On that first day of the resurrection, the Gospel of John tells of the disciples hiding in fear behind closed doors.  They had good reason with fear of Roman soldiers wandering in the streets making sure peace was being kept along with the fear of what will the future hold with Jesus’ crucifixion.  However, earlier in the day Mary Magdalene had told them that she had seen the Lord and passed on the risen Jesus’ words to them.  Perhaps their greatest fear was facing Jesus whom they had abandoned and denied.  Then he appeared, wounds and all.  Their fear was suddenly changed to celebration with Jesus’ words, “Peace be with you!”  The Lord who beat death and was ushering in the reign of God with the start of a new creation appeared to them, not for revenge or to judge but to forgive.  The disciples were sent out by Jesus with the Spirit and a message of forgiveness.

On that first day, Thomas was missing.  Even though he got the news, he wouldn’t believe until he had proof – he wanted to physically inspect the wounds for himself.  A week later he was present when Jesus appeared and this time Jesus gave Thomas the invitation to go ahead and even stick his fingers in the wounds.  Thomas replied, “My Lord and my God!”  I think that we would all like the opportunity for our doubts and fears to be replaced by physical proof and to have God stand before us and announce “Peace.”  What we do have in these days is the witness of others, the belief of parents and friends.  They tell us that God has not abandoned us and this world but has taken on its wounds and death giving forgiveness and life instead.  They show us that the statement “My Lord and my God” is more than a formula to be recited but an intense hope of healing as a new creation is brought into being.

Now we still huddle behind doors for fear of the pandemic.  Now our hopes may be on returning to normal and reopening the economy.  Now we worry about toilet paper shortages, masks and social distancing.  What Easter tells us is that God has shown up in this world and taken on our sickness to bring forgiveness and life instead.  What Easter instills in us is a hope of a new creation healed in Jesus Christ risen.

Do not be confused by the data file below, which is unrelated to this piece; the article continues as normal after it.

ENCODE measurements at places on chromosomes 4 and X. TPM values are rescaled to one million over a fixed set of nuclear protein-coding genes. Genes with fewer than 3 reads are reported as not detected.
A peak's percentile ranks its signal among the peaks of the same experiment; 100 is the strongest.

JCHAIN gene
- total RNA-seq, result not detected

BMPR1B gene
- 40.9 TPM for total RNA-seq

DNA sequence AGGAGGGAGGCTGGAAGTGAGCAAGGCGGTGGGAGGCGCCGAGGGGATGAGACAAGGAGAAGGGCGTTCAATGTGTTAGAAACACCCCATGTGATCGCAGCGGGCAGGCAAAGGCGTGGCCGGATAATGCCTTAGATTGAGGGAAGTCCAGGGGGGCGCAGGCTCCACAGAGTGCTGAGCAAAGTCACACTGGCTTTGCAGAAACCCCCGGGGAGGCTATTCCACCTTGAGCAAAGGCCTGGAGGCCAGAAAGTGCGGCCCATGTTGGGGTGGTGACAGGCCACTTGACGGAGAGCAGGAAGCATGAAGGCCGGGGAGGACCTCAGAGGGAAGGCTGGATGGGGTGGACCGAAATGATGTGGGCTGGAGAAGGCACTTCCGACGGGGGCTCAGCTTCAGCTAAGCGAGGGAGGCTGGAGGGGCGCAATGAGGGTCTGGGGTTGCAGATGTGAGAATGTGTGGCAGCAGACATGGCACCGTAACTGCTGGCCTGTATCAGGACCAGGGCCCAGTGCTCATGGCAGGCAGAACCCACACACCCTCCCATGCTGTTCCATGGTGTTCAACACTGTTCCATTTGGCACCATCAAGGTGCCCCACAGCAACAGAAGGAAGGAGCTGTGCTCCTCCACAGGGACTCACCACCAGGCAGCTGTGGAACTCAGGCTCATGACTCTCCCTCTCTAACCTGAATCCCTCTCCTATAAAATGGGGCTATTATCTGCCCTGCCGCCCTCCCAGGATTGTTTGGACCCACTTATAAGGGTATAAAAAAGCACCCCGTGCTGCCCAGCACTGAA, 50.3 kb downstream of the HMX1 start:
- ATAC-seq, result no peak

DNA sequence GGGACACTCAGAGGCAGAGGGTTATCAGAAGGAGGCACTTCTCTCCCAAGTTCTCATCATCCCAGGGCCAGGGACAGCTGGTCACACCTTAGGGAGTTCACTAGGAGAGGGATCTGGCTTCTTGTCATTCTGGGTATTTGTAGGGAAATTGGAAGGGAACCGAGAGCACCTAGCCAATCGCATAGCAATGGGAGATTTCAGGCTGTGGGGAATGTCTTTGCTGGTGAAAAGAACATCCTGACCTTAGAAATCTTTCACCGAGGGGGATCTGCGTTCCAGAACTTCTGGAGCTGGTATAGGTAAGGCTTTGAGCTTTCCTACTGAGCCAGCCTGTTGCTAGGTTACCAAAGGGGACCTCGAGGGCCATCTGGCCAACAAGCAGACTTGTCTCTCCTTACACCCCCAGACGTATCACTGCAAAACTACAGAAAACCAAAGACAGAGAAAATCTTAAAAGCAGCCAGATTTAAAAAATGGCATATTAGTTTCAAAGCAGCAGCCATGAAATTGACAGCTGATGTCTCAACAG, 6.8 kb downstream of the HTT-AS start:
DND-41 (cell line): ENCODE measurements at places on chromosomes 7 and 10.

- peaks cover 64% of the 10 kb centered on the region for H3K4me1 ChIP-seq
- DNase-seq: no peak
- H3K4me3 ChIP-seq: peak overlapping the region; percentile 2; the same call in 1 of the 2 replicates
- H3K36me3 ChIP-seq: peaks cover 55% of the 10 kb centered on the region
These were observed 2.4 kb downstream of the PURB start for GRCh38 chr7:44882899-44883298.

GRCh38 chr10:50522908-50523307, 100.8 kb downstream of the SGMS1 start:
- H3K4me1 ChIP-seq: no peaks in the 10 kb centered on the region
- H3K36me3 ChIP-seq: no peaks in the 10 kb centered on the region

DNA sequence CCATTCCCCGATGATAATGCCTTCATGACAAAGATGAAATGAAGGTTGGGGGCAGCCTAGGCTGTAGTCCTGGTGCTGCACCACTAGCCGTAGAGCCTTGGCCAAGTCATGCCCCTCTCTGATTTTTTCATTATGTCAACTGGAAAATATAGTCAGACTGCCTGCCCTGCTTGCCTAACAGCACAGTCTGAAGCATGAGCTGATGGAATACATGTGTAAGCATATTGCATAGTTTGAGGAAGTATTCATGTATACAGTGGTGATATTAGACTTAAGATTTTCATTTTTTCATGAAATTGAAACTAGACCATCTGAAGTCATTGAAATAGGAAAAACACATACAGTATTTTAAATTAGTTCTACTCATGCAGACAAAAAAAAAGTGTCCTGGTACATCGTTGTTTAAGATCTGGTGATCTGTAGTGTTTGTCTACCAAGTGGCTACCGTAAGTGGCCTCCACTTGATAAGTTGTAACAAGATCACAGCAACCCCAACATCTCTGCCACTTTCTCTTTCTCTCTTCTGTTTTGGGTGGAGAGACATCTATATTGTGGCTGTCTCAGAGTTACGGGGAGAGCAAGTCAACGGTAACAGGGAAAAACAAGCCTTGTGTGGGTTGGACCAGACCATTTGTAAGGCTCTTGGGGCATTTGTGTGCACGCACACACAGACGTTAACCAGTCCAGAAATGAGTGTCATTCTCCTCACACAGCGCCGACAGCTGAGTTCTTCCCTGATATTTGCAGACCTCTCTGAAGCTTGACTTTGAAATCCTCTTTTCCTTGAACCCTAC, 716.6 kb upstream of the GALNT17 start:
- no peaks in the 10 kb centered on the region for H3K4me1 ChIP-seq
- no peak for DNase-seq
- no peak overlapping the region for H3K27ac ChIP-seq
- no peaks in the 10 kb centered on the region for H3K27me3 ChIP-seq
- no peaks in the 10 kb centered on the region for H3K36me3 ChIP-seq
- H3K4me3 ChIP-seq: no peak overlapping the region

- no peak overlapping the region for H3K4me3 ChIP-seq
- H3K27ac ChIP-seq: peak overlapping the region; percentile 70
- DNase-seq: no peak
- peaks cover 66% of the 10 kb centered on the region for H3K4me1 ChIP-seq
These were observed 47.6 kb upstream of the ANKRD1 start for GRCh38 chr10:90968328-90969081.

As Jesus said, “…blessed are those who have not seen and yet have believed.”

Peace.

Confronted by the Resurrection Matthew 28:1-10

At a time when…

….researchers race to find a vaccine and treatments for Covid-19, we are confronted by the resurrection….

….we still are looking for the first signs that Covid-19 deaths are starting to decline, we are confronted by the resurrection….

….the hot debate is when to open up the economy while not risking a second wave, we are confronted by the resurrection….

….New York is digging a trench to bury the many bodies unclaimed, we are confronted by the resurrection….

….the many mourners are not given the normal opportunity to grieve at the funeral, we are confronted by the resurrection….

….churches are not gathering for worship in buildings filled with Easter lilies, we are confronted by the resurrection….

These past couple months have been anything but normal.  So much of life has changed that we are left with the question is what will the new normal be?  Yet, this Sunday is Easter and this is what the resurrection has done – it changes everything.  We may want to go back to what we consider to be normal but the resurrection confronts us with a new normal.  Our ongoing race for a cure, our mourning and our burying of the dead has come to an abrupt confrontation with the love of God in Jesus Christ.  He entered our death with his cross but his resurrection has opened up life for all creation that death no longer touches.